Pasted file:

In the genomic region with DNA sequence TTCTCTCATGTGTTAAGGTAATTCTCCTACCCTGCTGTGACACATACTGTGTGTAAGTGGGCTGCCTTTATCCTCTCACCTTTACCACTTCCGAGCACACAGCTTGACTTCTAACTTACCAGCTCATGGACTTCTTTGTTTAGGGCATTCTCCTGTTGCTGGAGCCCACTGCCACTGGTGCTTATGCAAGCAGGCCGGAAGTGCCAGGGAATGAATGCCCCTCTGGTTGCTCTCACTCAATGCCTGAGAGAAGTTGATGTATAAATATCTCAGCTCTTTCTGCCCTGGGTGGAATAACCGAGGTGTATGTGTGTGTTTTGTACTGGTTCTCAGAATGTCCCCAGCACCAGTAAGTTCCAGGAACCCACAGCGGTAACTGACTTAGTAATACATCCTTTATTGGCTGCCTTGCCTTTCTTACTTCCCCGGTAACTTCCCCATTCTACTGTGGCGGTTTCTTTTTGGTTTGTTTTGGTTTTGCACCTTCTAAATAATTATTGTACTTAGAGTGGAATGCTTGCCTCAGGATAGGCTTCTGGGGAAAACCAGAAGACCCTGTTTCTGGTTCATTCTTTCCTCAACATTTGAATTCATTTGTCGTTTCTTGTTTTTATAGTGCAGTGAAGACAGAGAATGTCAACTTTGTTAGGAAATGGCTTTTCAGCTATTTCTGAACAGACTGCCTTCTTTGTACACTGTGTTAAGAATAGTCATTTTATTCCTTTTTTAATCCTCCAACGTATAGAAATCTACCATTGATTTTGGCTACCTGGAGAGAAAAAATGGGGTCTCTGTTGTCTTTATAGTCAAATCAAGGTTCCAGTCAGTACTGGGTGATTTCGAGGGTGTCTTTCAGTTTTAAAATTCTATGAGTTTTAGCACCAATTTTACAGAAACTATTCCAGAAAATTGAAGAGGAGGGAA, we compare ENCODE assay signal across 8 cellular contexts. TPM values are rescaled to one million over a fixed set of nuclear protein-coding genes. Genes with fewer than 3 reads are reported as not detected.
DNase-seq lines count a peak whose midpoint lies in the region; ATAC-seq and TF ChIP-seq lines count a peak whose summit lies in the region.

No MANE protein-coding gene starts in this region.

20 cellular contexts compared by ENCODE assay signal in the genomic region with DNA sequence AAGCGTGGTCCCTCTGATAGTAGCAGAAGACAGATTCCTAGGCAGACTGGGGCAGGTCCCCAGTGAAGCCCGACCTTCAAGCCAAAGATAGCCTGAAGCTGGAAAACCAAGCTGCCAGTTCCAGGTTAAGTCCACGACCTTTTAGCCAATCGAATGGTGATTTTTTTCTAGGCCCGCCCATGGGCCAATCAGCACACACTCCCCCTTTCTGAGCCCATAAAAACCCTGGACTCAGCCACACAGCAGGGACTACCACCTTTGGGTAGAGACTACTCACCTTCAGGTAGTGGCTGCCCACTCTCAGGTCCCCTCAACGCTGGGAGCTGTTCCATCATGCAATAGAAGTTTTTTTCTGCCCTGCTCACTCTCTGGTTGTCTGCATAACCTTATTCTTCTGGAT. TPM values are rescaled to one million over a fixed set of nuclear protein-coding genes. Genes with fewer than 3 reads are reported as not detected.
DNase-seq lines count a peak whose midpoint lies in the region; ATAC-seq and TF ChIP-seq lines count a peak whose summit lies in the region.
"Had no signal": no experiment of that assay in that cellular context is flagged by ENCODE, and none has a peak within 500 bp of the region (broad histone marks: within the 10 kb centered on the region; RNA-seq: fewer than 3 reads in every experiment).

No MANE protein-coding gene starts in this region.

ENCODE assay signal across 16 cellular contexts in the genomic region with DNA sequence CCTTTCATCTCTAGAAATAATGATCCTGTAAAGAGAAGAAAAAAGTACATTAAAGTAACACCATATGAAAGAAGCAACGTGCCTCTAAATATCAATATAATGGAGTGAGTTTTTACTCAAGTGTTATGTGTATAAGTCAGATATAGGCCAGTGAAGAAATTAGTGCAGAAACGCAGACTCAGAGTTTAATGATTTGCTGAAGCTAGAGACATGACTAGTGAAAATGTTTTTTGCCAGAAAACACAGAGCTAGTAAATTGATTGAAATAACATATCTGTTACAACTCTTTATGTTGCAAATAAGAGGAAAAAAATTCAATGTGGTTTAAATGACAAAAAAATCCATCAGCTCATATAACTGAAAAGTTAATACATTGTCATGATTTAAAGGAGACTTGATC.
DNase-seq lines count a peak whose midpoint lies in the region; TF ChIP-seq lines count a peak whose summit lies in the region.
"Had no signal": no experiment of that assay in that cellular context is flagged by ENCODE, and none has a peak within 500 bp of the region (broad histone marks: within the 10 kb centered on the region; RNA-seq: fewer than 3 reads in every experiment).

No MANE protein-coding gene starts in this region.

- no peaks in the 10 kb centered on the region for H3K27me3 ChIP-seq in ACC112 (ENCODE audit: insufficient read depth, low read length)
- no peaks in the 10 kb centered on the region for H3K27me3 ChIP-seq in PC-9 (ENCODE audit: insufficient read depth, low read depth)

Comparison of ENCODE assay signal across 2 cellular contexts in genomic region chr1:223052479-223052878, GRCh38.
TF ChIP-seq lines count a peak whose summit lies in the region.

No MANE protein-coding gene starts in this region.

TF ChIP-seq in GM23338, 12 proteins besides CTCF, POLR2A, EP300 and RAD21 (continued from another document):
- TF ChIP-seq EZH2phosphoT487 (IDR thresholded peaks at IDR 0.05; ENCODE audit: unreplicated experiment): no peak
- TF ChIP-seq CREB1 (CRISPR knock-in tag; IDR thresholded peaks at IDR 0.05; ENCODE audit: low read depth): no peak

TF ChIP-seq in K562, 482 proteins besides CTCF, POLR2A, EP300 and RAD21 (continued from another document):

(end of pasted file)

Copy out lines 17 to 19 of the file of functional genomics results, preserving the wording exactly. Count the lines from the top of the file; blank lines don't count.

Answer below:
TF ChIP-seq in GM23338, 12 proteins besides CTCF, POLR2A, EP300 and RAD21 (continued from another document):
- TF ChIP-seq EZH2phosphoT487 (IDR thresholded peaks at IDR 0.05; ENCODE audit: unreplicated experiment): no peak
- TF ChIP-seq CREB1 (CRISPR knock-in tag; IDR thresholded peaks at IDR 0.05; ENCODE audit: low read depth): no peak